Amanda Knox announces engagement

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What's Amanda Knox Up to Now? She's Engaged

Even though Amanda Knox's legal case is continuing in Italy, back home in Seattle, she's moving on with her life.

According to The Seattle Times, Knox is engaged to musician Colin 'Thunderstrike' Sutherland. Sutherland reportedly wrote her while she was in an Italian jail and even moved back to Seattle to be with her.

Sutherland and Knox have been seen together as far back as September 2014 when the two were spotted in Coney Island.

Knox has retained a fairly normal life since moving back to the United States following her release from Italian prison in 2011.

She graduated from the University of Washington last year with a degree in creative writing.

From there, she's retained a job at a bookstore and as a freelance art reporter for The West Seattle Herald.

But her freedom is still in question abroad.

In 2007, while studying abroad for school in Italy, Knox's roommate, Meredith Kercher was stabbed to death. Knox was arrested in 2007 and indicted on murder charges in 2008.

In '09, Knox was convicted of murder, but appealed. She won the appeal and was released from prison to return to the U.S. in 2011.

Then, just two years later, that ruling was reversed and Italy's highest criminal court ordered a retrial.

The retrial found her guilty and she was again convicted of the same murder in 2014.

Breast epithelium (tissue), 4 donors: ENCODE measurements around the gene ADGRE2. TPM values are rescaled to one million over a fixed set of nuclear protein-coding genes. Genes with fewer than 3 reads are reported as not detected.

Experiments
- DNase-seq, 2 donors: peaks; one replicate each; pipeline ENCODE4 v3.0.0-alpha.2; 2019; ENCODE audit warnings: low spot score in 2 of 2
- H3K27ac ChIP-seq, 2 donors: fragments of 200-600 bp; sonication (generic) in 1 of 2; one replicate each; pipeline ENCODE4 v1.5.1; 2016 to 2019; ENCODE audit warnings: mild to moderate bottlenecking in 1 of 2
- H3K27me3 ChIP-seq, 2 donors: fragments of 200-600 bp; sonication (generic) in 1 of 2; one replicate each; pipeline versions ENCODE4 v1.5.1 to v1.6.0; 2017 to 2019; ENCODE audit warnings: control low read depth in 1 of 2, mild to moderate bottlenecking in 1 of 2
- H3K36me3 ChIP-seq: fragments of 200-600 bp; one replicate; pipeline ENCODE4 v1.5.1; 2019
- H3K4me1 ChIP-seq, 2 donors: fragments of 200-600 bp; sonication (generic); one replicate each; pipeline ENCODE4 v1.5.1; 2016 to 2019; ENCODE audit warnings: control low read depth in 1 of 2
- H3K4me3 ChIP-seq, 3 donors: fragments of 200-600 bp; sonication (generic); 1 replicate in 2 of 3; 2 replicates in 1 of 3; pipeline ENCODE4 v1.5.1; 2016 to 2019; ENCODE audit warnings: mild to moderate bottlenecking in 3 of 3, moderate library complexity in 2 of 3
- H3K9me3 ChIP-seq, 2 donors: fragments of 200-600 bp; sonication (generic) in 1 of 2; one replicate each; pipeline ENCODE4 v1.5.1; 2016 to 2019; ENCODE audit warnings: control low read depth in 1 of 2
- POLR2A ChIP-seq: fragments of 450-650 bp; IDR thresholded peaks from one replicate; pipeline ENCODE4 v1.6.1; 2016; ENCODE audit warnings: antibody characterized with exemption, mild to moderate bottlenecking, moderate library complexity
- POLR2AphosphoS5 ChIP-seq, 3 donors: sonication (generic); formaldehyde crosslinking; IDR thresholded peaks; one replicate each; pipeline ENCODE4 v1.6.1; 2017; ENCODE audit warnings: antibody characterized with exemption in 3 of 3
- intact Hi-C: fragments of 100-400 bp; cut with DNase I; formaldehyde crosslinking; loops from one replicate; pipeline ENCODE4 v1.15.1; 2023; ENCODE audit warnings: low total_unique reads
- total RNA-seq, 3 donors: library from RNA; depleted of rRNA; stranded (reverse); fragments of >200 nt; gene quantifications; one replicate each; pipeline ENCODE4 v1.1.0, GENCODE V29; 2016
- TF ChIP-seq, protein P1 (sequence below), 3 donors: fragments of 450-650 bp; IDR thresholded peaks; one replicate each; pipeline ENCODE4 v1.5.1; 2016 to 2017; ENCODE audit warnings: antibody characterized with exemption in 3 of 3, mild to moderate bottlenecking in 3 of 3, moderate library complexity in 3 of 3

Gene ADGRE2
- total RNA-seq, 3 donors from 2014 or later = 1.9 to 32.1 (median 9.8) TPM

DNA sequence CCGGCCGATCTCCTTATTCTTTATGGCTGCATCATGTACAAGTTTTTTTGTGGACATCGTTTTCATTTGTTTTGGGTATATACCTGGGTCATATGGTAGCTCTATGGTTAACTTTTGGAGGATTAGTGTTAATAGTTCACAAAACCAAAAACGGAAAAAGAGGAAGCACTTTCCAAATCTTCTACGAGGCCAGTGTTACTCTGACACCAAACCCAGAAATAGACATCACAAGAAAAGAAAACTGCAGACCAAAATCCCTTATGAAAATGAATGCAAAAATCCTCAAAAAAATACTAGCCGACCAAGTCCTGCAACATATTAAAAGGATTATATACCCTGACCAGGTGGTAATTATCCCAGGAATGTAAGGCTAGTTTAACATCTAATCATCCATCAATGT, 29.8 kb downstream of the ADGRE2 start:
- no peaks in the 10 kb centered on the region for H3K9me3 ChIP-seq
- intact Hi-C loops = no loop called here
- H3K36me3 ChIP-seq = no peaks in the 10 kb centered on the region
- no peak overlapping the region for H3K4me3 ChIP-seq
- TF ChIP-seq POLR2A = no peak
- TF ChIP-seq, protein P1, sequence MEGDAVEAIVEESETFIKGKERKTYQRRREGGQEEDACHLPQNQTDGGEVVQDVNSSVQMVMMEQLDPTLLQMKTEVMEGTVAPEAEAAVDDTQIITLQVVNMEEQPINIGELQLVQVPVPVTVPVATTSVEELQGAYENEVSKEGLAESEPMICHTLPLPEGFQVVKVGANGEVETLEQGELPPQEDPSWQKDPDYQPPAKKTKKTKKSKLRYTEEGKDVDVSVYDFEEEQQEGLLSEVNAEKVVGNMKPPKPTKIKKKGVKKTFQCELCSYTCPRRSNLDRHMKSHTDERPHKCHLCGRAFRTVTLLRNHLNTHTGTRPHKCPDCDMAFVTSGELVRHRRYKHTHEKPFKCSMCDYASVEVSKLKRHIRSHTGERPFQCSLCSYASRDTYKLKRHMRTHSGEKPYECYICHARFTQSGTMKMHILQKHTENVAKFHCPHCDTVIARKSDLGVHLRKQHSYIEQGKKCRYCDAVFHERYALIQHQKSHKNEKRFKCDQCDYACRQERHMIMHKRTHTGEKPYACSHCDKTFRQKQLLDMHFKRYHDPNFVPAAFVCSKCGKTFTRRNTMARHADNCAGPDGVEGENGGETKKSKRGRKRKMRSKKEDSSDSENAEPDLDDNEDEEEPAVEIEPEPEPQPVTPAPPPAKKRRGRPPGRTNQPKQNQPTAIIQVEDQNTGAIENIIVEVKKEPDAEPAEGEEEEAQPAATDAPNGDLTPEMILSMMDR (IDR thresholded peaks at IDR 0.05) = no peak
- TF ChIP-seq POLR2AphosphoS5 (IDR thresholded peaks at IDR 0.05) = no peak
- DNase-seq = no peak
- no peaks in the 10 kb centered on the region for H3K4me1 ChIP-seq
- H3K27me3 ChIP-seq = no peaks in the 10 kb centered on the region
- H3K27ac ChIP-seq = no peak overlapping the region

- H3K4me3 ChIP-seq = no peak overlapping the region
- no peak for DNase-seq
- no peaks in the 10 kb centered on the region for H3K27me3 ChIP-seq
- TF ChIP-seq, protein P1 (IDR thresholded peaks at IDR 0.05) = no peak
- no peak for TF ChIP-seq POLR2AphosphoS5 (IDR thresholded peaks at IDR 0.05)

Now, there's another appeal as well as a legal fight over whether the U.S. should extradite Knox for her to serve her sentence. That case will be heard March 25.

The Seattle Times reports no wedding date has been set for Knox and Sutherland.

Amanda Knox over the years:

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Amanda Knox announces engagement
Amanda Knox prepares to leave the set following a television interview, Friday, Jan. 31, 2014 in New York. To many Americans, especially in her hometown of Seattle, Amanda Knox seems the victim, unfairly hounded by a capricious foreign legal system for the death of a 21-year-old British woman. But in Italy and elsewhere in Europe, others see her as someone who got away with murder, embroiled in a case that continues to make global headlines and reinforces a negative image of Americans behaving badly _ even criminally _ abroad without any punishment. As she remains free in the U.S., these perceptions will not only fuel the debate about who killed Meredith Kercher in 2007 and what role, if any, Knox played in her death, but also about whether U.S. authorities should, if asked, send her to Italy to face prison. (AP Photo/Mark Lennihan)
This April 9, 2013 photo released by ABC shows Amanda Knox, left, speaking during a taped interview with ABC News' Diane Sawyer in New York. In March, Italy's highest criminal court overturned Knox's acquittal in the 2007 murder of a British student and ordered a new trial. The interview aired Tuesday, April 30, coinciding with the release of her memoir, "Waiting to Be Heard." (AP Photo/ABC, Ida Mae Astute)
This image released by NBC shows Amanda Knox during an interview on the "Today" show, Friday, Sept. 20, 2013 in New York. Knox defended her decision not to return to Italy for a new appeals trial over the 2007 killing of her British roommate, even as she acknowledged that "everything is at stake," insisting she is innocent. In March, Italy's supreme court ordered a new trial for Knox and her former Italian boyfriend. An appeals court in 2011 had acquitted both, overturning convictions by a lower court. Italian law cannot compel Knox to return for the new legal proceeding. (AP Photo/NBC, Peter Kramer)